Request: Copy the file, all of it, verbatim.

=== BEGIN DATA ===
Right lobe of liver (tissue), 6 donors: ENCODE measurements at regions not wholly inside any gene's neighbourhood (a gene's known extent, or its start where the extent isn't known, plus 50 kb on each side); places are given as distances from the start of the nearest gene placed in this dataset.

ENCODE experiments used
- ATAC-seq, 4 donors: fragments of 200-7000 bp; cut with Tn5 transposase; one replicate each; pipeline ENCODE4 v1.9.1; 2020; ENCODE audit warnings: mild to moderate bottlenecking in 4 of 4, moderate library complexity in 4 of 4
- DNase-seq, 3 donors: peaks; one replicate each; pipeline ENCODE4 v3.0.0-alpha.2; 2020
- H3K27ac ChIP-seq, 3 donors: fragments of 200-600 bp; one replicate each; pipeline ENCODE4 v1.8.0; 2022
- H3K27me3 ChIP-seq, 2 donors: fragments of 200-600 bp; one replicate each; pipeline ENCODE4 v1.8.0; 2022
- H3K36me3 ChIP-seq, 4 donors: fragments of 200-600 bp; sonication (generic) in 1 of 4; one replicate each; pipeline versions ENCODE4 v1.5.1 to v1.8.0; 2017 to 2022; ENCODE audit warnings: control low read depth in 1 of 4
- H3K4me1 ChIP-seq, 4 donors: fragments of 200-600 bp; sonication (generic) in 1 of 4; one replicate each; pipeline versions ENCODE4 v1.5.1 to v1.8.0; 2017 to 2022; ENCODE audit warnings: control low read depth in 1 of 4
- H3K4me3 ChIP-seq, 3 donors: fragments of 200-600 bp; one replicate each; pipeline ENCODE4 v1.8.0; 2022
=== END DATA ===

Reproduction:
Right lobe of liver (tissue), 6 donors: ENCODE measurements at regions not wholly inside any gene's neighbourhood (a gene's known extent, or its start where the extent isn't known, plus 50 kb on each side); places are given as distances from the start of the nearest gene placed in this dataset.

ENCODE experiments used
- ATAC-seq, 4 donors: fragments of 200-7000 bp; cut with Tn5 transposase; one replicate each; pipeline ENCODE4 v1.9.1; 2020; ENCODE audit warnings: mild to moderate bottlenecking in 4 of 4, moderate library complexity in 4 of 4
- DNase-seq, 3 donors: peaks; one replicate each; pipeline ENCODE4 v3.0.0-alpha.2; 2020
- H3K27ac ChIP-seq, 3 donors: fragments of 200-600 bp; one replicate each; pipeline ENCODE4 v1.8.0; 2022
- H3K27me3 ChIP-seq, 2 donors: fragments of 200-600 bp; one replicate each; pipeline ENCODE4 v1.8.0; 2022
- H3K36me3 ChIP-seq, 4 donors: fragments of 200-600 bp; sonication (generic) in 1 of 4; one replicate each; pipeline versions ENCODE4 v1.5.1 to v1.8.0; 2017 to 2022; ENCODE audit warnings: control low read depth in 1 of 4
- H3K4me1 ChIP-seq, 4 donors: fragments of 200-600 bp; sonication (generic) in 1 of 4; one replicate each; pipeline versions ENCODE4 v1.5.1 to v1.8.0; 2017 to 2022; ENCODE audit warnings: control low read depth in 1 of 4
- H3K4me3 ChIP-seq, 3 donors: fragments of 200-600 bp; one replicate each; pipeline ENCODE4 v1.8.0; 2022